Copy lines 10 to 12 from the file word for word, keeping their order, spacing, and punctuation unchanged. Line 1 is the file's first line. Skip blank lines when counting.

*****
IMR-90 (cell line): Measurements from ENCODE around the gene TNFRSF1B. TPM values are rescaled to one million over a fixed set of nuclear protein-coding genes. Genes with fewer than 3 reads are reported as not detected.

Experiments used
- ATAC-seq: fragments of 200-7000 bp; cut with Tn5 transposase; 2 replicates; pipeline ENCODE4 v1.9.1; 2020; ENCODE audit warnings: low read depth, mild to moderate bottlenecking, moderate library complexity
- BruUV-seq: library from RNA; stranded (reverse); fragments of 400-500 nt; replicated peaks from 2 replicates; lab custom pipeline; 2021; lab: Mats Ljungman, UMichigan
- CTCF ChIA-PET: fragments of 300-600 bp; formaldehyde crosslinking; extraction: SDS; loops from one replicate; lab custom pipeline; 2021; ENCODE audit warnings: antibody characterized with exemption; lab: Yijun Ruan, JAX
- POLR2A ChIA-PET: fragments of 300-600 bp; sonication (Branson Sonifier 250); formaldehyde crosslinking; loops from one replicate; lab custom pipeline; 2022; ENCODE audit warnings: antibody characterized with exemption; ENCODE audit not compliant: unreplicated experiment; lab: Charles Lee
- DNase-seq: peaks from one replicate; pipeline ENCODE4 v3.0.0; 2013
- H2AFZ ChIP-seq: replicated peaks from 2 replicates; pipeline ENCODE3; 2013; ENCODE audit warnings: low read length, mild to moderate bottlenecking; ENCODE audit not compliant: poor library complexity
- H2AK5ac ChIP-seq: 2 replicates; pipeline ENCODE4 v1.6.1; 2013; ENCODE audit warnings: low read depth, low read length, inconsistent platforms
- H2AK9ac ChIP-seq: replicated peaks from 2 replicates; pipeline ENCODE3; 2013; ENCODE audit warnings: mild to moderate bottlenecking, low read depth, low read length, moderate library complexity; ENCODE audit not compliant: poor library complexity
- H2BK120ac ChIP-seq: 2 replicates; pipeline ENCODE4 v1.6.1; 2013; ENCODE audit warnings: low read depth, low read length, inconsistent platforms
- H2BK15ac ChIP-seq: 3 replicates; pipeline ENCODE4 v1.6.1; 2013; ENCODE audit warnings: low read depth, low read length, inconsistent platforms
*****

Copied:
- H2AK9ac ChIP-seq: replicated peaks from 2 replicates; pipeline ENCODE3; 2013; ENCODE audit warnings: mild to moderate bottlenecking, low read depth, low read length, moderate library complexity; ENCODE audit not compliant: poor library complexity
- H2BK120ac ChIP-seq: 2 replicates; pipeline ENCODE4 v1.6.1; 2013; ENCODE audit warnings: low read depth, low read length, inconsistent platforms
- H2BK15ac ChIP-seq: 3 replicates; pipeline ENCODE4 v1.6.1; 2013; ENCODE audit warnings: low read depth, low read length, inconsistent platforms